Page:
Today, if you go around a European city, it is impossible not to come across an overly ornamented building with elaborate, elegant balconies. The otherworldly looks of the balconies may make you wish to be up in there sipping your coffee while watching the flow of people on the streets and contemplating, right? Well, most of the time, these buildings belong to the Baroque era, and thus they have a Baroque balcony. Even the word Baroque sounds intriguing; we know that. So, wouldn’t you like to learn more about these balconies? Let’s dive into the history of architecture to discover!
What is Baroque Architecture?
Baroque is an architectural style that emerged at the dawn of the seventeenth century. It was an age of complex religious, social, and political conditions in Europe, and Baroque is, in fact, a representation of this environment. Its original impact remained local, especially in Italy (the birthplace) and partly in France. The origins of the emergence of Baroque brought about this limitedness inevitably: it arose in Italy as a symbolic representation of the Catholic Church’s triumph in Counter-Reformation. Therefore, the non-Catholic countries of Europe did not accept the Baroque style entirely, only its specific parts.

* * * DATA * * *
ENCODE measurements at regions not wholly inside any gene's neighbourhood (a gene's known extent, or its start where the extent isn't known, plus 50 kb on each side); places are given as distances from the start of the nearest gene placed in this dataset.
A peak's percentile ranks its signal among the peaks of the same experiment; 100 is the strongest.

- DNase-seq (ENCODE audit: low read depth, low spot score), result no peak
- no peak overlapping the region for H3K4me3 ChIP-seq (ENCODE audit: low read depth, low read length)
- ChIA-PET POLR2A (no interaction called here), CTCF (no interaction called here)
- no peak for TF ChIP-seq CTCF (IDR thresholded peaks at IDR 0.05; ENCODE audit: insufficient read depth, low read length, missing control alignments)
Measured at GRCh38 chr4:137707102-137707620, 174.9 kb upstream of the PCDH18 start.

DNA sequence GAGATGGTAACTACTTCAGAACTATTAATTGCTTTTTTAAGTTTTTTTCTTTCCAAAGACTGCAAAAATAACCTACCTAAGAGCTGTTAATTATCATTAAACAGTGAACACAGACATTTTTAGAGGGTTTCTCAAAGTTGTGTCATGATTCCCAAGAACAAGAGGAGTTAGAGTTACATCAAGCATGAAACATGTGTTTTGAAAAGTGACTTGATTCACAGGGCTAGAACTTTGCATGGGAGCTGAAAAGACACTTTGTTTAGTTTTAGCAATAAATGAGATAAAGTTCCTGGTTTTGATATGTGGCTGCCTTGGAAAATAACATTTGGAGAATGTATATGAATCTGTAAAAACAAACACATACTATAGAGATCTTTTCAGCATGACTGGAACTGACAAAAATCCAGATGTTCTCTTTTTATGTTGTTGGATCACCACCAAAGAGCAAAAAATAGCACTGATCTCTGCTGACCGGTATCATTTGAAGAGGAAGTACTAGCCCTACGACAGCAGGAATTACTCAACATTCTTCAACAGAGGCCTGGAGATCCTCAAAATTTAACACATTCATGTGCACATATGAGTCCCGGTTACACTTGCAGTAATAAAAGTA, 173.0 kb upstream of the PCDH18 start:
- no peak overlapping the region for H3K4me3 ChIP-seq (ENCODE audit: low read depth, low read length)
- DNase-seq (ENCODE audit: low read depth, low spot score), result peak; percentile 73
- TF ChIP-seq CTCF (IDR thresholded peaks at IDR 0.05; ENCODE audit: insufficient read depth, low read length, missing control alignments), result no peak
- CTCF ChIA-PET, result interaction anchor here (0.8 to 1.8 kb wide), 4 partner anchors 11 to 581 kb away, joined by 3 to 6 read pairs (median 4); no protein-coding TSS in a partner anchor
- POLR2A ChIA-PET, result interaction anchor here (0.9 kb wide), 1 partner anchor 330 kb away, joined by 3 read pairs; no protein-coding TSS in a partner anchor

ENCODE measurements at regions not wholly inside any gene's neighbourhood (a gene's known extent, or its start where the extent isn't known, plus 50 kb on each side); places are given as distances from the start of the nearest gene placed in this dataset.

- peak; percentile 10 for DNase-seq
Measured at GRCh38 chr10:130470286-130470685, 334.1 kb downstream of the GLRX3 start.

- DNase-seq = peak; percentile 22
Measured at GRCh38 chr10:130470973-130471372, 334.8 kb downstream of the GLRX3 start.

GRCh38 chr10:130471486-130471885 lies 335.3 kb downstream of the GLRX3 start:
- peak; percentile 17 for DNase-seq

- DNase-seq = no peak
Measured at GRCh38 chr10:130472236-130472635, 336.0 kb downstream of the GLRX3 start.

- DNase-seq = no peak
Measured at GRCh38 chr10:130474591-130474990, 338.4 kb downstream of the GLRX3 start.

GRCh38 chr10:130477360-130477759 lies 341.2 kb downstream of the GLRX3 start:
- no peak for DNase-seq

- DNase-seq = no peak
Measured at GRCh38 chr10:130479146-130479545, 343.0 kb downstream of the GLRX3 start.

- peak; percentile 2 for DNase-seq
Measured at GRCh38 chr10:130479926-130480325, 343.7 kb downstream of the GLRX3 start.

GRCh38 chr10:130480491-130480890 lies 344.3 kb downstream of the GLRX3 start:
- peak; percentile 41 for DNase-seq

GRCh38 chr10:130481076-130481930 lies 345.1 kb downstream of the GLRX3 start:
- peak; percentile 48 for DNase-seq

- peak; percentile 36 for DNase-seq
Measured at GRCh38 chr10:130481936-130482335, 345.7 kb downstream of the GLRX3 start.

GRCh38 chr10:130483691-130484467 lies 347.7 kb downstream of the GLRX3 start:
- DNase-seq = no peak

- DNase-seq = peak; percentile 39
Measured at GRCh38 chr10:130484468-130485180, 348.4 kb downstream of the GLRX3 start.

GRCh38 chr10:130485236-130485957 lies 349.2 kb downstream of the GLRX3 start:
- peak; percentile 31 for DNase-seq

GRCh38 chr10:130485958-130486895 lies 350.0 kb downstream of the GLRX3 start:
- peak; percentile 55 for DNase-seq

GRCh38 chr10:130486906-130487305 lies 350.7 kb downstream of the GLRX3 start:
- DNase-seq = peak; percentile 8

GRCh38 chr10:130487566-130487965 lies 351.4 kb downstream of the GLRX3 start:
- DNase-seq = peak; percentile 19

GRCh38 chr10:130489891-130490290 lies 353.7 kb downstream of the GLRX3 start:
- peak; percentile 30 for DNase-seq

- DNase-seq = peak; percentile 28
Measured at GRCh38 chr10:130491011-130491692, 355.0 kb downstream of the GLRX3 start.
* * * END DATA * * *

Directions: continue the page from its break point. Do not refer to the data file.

The most prominent architects of the Baroque Era were Gian Lorenzo Bernini and Francesco Borromini. Both of the architects have designed the most spectacular works of Baroque. While Borromini had created less work, he pushed the traditional limits. His most famous work is The Church of San Carlo Alle Quattro Fontane in Rome. In contrast to him, Bernini left an enormous amount of works in architecture, sculpture, monuments, and even urban design.
Characteristics of Baroque Architecture
Because of the diverse nature of the 1600s, it is not easy to strictly determine the boundaries of Baroque style, in contrast to Gothic or Renaissance, for example. But, when you observe a Baroque building, you can see that it gives certain ideas like dynamism, energetic construction, dramatic looks, and a theatrical setting.
One of the most significant differences in Baroque art compared to other styles is its use of movement in every aspect. In the case of an architectural piece, the movement is usually created through curved lines, oval shapes, and moving figures used in decoration. Architects used concave and convex shapes following one another to create a dynamic construction. Baroque buildings never look like a heavy, solid mass of matter, they are energetic.
Unlikely ways of lighting are used skillfully by Baroque architects to boost the dramatic atmosphere. They did not prefer to shed light on the building’s structure but used the light in a way to create contrast between different surfaces. Because they wanted the observer not just to watch and enjoy the beauty of the building. But also they wanted to impress and “move” people.